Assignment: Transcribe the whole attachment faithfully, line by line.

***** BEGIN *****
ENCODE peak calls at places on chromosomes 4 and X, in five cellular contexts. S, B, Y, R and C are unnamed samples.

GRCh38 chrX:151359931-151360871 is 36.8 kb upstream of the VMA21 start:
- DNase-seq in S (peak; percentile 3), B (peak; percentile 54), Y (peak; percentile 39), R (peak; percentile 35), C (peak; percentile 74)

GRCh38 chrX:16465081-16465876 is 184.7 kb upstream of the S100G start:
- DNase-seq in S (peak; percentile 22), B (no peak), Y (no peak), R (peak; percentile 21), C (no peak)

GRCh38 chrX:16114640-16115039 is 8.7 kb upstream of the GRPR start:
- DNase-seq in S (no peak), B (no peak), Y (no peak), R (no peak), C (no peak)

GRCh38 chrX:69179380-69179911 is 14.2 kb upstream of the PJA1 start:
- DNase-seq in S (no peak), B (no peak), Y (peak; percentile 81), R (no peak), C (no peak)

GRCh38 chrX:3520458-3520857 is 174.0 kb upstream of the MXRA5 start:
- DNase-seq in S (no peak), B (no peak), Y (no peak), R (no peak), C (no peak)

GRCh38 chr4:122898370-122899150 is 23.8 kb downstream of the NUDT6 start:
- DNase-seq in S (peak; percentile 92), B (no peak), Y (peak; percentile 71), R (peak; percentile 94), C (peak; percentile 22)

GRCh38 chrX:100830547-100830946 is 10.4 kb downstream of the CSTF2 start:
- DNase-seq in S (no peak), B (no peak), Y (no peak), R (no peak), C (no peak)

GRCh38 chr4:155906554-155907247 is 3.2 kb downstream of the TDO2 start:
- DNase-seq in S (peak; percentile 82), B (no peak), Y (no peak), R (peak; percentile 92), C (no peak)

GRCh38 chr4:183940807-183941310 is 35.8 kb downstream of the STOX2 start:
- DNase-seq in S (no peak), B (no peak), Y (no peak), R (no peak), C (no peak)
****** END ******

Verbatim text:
ENCODE peak calls at places on chromosomes 4 and X, in five cellular contexts. S, B, Y, R and C are unnamed samples.

GRCh38 chrX:151359931-151360871 is 36.8 kb upstream of the VMA21 start:
- DNase-seq in S (peak; percentile 3), B (peak; percentile 54), Y (peak; percentile 39), R (peak; percentile 35), C (peak; percentile 74)

GRCh38 chrX:16465081-16465876 is 184.7 kb upstream of the S100G start:
- DNase-seq in S (peak; percentile 22), B (no peak), Y (no peak), R (peak; percentile 21), C (no peak)

GRCh38 chrX:16114640-16115039 is 8.7 kb upstream of the GRPR start:
- DNase-seq in S (no peak), B (no peak), Y (no peak), R (no peak), C (no peak)

GRCh38 chrX:69179380-69179911 is 14.2 kb upstream of the PJA1 start:
- DNase-seq in S (no peak), B (no peak), Y (peak; percentile 81), R (no peak), C (no peak)

GRCh38 chrX:3520458-3520857 is 174.0 kb upstream of the MXRA5 start:
- DNase-seq in S (no peak), B (no peak), Y (no peak), R (no peak), C (no peak)

GRCh38 chr4:122898370-122899150 is 23.8 kb downstream of the NUDT6 start:
- DNase-seq in S (peak; percentile 92), B (no peak), Y (peak; percentile 71), R (peak; percentile 94), C (peak; percentile 22)

GRCh38 chrX:100830547-100830946 is 10.4 kb downstream of the CSTF2 start:
- DNase-seq in S (no peak), B (no peak), Y (no peak), R (no peak), C (no peak)

GRCh38 chr4:155906554-155907247 is 3.2 kb downstream of the TDO2 start:
- DNase-seq in S (peak; percentile 82), B (no peak), Y (no peak), R (peak; percentile 92), C (no peak)

GRCh38 chr4:183940807-183941310 is 35.8 kb downstream of the STOX2 start:
- DNase-seq in S (no peak), B (no peak), Y (no peak), R (no peak), C (no peak)